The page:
Giff, Patricia Reilly. Water Street. New York: Wendy Lamb Books, 2006. ISBN 9780385730686
Bird Mallon is about to start her last year of school, the eighth grade, and she has always known that she will follow in her mother’s footsteps and be a healer. Thomas Neary has just moved into the apartment above Bird’s with his father who drinks too much and cares for Thomas too little. Thomas writes stories about everything he sees and hears and wants to be a writer one day. At the end of Water street, the Brooklyn Bridge is being built and everyone doubts whether it will be a successful project because it seems so impossible. Bird and Thomas form a special bond as they make choices about their futures and as they learn whether seemingly impossible things can come to pass.
Giff does a splendid job of developing her characters and makes them real enough for readers to identify with. Her two main characters, Bird and Thomas, share a friendship that borders on the romantic side and is all too familiar to young people today. Bird lives in a small apartment with her older sister and brother and her parents. Thomas lives in the apartment above them with his father who is out in a tavern more often than he is at home. As a result, Bird’s family invites Thomas into their home for most meals. Sadly, many young readers today will be able to relate with Thomas’s character and hopefully some of them will be able to identify with Bird’s family regarding this situation as well. Bird is a headstrong young lady and Thomas is loyal to a fault. The reader will find herself rooting for both at every turn. Even though the characters in the book are very similar to people today, they also dress, talk, and act like people from the late 1800s. For example, they rent horses from the livery, neighbors can’t afford to send for the doctor, one family catches scarlet fever, clothes are hung out on the line, and all the neighborhood people know each other and know that Bird’s mother is the healer.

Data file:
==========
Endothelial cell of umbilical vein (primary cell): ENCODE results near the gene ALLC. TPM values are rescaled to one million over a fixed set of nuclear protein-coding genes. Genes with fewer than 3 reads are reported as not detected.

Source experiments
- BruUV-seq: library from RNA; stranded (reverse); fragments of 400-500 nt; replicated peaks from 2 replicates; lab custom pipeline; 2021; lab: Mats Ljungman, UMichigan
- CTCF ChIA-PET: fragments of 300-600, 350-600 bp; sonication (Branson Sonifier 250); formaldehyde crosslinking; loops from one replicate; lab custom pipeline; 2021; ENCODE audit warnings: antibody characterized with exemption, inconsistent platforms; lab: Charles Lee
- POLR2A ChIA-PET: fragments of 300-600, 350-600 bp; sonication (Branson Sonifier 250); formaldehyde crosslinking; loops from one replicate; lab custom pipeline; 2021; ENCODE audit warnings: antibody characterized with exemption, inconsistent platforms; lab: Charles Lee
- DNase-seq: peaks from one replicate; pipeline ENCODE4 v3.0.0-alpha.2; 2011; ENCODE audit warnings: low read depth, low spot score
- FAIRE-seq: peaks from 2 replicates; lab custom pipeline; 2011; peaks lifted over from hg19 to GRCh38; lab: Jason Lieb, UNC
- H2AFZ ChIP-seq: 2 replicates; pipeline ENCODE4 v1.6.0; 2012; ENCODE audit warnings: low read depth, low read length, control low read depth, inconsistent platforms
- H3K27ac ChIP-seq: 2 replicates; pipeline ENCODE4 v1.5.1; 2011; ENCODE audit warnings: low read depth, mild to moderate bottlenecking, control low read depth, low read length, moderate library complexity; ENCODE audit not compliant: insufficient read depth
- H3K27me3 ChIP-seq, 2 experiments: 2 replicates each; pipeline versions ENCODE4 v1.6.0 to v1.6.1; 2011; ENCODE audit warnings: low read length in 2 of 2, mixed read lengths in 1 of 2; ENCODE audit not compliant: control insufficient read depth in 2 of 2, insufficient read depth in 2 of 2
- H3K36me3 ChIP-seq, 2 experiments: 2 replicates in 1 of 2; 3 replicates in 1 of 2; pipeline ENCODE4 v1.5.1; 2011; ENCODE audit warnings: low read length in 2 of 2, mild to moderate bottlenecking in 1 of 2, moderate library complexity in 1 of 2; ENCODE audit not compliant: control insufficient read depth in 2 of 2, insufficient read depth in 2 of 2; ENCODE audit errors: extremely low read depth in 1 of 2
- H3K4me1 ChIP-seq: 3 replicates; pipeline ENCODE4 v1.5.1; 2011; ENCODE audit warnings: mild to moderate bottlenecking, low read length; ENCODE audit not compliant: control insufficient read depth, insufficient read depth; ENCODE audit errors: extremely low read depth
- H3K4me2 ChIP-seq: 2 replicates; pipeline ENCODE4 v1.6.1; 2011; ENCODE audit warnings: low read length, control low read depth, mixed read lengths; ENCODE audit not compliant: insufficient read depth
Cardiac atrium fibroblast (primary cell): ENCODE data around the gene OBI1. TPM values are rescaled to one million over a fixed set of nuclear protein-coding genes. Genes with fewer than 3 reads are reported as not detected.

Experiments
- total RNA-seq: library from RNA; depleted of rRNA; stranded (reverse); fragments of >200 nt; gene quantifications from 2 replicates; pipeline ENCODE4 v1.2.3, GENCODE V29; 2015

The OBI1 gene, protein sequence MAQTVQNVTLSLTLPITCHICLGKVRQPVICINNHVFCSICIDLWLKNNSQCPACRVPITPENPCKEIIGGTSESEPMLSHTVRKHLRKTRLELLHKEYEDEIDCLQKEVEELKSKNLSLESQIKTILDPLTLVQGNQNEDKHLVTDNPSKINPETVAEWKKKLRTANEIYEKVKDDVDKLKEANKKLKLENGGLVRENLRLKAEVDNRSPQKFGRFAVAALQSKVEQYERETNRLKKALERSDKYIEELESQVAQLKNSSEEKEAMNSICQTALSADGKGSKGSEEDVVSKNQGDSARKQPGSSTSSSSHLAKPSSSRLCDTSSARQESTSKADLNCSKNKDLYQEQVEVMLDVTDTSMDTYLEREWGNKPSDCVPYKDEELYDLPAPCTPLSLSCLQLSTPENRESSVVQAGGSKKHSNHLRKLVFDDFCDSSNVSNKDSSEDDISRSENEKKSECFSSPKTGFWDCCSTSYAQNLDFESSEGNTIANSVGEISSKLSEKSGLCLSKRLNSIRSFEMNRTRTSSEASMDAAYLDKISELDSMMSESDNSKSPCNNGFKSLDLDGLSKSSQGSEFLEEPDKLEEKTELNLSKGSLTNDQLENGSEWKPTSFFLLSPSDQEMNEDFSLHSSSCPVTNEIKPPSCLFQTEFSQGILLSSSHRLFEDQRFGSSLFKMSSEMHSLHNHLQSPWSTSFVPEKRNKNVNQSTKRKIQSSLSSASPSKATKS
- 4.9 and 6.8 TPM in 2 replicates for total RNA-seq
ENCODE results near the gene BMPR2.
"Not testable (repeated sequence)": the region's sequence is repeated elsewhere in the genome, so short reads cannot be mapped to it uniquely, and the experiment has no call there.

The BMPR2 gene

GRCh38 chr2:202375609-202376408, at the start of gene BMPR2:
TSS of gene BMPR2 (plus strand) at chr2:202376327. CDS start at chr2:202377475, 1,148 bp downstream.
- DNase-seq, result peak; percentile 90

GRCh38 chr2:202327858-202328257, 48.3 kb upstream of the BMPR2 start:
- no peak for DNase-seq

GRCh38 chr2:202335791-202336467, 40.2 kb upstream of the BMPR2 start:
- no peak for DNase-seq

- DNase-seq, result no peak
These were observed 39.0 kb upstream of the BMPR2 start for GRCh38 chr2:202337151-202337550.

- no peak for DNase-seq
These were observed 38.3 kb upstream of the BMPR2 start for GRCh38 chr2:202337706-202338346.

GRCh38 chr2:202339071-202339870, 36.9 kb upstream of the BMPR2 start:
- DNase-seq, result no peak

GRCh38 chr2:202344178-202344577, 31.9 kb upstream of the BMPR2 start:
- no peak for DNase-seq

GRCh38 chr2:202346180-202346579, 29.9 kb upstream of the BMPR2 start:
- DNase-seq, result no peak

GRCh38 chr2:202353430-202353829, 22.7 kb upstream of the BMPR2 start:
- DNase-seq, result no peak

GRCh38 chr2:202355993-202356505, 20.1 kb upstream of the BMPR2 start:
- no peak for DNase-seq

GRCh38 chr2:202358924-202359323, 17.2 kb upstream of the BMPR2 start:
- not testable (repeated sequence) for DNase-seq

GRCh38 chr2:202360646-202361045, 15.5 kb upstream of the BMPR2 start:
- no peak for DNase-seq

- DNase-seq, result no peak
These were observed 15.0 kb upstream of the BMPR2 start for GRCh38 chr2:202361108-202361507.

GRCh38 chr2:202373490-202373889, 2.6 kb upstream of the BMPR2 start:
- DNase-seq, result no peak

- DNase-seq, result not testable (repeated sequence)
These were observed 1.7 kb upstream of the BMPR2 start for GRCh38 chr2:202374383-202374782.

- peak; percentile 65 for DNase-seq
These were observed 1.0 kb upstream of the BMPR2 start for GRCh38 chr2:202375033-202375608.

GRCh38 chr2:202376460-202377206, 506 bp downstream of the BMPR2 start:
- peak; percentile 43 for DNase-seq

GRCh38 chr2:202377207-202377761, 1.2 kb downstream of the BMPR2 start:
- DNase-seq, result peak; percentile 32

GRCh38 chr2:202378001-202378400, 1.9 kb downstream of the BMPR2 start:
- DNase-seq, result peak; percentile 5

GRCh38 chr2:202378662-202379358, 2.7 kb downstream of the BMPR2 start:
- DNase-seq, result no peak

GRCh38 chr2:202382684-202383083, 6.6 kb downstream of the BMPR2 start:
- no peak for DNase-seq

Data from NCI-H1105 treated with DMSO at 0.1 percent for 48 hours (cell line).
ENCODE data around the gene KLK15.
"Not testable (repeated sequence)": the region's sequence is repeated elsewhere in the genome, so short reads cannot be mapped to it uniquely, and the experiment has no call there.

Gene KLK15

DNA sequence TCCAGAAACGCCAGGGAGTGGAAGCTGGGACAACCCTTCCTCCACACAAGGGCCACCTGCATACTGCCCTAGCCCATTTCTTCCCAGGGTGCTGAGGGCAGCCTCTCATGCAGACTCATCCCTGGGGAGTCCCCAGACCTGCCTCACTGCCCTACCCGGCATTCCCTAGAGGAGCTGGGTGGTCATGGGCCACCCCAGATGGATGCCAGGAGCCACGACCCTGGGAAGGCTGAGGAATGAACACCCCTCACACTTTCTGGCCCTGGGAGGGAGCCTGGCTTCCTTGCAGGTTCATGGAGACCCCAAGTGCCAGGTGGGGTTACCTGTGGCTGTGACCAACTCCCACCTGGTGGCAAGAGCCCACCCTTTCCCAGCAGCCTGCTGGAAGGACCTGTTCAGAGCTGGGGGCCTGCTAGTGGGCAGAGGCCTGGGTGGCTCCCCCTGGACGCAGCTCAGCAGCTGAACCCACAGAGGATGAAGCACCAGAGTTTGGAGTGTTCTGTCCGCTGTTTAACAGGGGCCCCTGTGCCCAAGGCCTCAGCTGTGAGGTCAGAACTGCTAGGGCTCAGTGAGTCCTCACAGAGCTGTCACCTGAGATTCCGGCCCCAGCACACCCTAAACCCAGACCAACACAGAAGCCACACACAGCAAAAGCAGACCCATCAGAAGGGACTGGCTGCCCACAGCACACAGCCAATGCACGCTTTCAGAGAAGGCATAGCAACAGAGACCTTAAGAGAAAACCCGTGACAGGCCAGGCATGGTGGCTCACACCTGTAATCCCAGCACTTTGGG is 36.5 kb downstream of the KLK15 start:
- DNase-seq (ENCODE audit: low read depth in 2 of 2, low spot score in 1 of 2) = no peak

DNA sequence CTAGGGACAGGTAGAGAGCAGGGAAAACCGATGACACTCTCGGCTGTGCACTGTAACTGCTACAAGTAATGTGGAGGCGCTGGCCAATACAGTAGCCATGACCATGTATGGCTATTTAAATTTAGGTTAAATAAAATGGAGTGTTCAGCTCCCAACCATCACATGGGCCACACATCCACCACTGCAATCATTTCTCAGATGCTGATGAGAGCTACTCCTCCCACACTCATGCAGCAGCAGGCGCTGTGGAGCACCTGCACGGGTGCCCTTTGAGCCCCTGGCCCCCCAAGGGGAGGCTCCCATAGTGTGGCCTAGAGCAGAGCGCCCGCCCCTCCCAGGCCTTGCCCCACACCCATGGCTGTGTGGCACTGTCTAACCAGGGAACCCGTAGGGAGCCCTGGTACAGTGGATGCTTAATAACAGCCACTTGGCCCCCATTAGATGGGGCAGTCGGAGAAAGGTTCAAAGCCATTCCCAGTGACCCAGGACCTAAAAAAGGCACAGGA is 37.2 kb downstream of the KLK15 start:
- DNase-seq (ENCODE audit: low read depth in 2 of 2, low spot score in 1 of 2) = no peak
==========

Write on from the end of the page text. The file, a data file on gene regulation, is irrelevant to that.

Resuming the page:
The daily lives and struggles of Bird and Thomas as they grow up and decide what they want to do with their lives are displayed in the pages of Giff’s novel. She does not shy away from presenting the often harsh truths and living conditions of the time period. The facts are presented plainly enough for young readers to follow and understand and there is not an overwhelming presence of details and facts. An accurate account of the building of the Brooklyn Bridge, its designer and overseer, and the jobs and working conditions is presented in the story, but remains in the background. Also, the history of immigrant life is portrayed well through the living conditions and fact that everyone must work to contribute.
The location of the story is one and the same with the title of the book. The apartment building where Bird and Thomas live is on Water Street and almost all the other events of the story take place on the same street. The Brooklyn Bridge construction can be seen from Thomas’s window as well. The only time Giff’s characters venture off of their street is toward the end when Bird and Thomas head across the river to Manhattan to find Bird’s brother, Hughie, and try to help him. The buildings and their occupants, which are part of the setting themselves, are well described and Giff paints a lovely picture of the places with her words.